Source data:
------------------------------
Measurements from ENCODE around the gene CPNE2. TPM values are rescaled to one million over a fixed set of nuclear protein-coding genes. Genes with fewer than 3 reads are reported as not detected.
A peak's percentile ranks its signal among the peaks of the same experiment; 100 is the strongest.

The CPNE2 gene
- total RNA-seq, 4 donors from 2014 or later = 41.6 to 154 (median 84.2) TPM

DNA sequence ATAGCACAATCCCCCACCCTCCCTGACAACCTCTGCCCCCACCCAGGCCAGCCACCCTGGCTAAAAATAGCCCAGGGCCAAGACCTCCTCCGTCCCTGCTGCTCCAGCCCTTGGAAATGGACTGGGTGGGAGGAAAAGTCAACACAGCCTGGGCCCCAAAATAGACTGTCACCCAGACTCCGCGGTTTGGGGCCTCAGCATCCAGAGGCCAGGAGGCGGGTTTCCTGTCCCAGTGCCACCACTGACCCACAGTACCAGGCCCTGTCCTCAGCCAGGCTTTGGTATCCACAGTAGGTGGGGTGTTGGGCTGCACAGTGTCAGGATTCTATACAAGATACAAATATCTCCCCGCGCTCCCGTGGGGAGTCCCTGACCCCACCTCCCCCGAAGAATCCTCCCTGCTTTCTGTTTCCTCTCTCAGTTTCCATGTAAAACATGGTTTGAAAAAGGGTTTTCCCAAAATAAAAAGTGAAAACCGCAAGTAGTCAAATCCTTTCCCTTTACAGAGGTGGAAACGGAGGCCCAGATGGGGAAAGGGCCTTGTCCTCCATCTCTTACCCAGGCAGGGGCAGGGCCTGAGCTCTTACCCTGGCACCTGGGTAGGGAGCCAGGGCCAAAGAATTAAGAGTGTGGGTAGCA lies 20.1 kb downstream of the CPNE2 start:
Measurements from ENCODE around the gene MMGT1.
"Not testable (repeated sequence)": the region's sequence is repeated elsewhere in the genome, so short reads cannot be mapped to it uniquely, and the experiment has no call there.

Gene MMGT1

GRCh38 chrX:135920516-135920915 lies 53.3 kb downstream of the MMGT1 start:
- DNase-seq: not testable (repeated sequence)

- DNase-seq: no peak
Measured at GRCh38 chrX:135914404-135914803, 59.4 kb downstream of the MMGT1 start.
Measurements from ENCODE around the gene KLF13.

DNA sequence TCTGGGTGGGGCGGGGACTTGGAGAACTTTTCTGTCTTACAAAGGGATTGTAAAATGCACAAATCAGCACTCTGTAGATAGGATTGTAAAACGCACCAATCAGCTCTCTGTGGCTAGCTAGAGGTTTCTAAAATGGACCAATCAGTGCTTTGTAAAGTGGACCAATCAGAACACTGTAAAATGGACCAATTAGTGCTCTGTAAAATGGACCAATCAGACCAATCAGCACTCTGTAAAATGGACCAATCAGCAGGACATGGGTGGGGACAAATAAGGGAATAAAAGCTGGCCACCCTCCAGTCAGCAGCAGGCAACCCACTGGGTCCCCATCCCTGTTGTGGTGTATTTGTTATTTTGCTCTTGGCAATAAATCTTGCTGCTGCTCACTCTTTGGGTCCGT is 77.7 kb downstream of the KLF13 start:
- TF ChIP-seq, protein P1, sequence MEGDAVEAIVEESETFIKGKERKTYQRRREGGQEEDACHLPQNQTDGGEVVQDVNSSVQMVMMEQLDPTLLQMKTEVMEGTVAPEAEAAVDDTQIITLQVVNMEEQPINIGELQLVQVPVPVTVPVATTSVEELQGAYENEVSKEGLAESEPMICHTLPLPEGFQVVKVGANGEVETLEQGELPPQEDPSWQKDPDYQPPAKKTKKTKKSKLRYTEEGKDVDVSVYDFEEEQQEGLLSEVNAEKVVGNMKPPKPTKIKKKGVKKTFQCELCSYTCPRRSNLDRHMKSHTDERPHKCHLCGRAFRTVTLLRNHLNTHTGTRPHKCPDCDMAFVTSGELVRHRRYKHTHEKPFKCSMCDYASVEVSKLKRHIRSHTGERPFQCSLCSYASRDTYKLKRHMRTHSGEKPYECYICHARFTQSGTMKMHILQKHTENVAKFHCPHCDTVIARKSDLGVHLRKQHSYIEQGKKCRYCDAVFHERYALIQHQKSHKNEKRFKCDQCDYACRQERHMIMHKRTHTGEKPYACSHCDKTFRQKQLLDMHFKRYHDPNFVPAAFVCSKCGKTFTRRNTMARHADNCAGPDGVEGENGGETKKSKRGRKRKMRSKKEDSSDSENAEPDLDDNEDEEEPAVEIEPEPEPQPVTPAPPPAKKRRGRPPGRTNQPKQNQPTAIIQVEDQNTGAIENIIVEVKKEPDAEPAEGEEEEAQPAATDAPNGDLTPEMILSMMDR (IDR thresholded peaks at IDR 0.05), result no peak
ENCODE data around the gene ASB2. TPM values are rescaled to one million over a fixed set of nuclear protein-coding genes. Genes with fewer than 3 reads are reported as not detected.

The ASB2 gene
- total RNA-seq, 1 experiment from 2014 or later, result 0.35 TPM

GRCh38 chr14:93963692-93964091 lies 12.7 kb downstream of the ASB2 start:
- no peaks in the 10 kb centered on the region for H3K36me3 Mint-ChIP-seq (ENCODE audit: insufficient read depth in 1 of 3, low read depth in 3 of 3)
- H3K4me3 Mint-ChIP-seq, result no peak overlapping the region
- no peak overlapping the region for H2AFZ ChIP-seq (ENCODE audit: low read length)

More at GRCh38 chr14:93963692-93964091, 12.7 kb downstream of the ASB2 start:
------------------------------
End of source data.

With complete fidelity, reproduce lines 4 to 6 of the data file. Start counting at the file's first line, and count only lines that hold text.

- total RNA-seq, 4 donors from 2014 or later = 41.6 to 154 (median 84.2) TPM

DNA sequence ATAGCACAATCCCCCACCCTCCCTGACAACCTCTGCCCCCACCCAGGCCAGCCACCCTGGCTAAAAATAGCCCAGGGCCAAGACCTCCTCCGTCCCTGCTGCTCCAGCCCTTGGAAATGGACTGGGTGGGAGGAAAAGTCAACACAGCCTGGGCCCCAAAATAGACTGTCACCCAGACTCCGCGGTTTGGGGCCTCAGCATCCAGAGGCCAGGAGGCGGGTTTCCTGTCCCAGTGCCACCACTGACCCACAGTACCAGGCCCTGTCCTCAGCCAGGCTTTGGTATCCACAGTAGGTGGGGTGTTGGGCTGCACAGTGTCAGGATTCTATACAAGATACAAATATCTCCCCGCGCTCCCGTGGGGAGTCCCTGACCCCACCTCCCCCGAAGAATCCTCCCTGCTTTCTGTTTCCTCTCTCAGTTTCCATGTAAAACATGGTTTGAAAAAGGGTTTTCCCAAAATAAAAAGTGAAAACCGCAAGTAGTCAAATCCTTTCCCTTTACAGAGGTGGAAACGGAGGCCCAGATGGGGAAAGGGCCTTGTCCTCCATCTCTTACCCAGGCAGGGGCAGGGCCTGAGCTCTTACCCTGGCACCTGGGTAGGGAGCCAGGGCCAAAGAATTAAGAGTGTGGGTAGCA lies 20.1 kb downstream of the CPNE2 start:
Measurements from ENCODE around the gene MMGT1.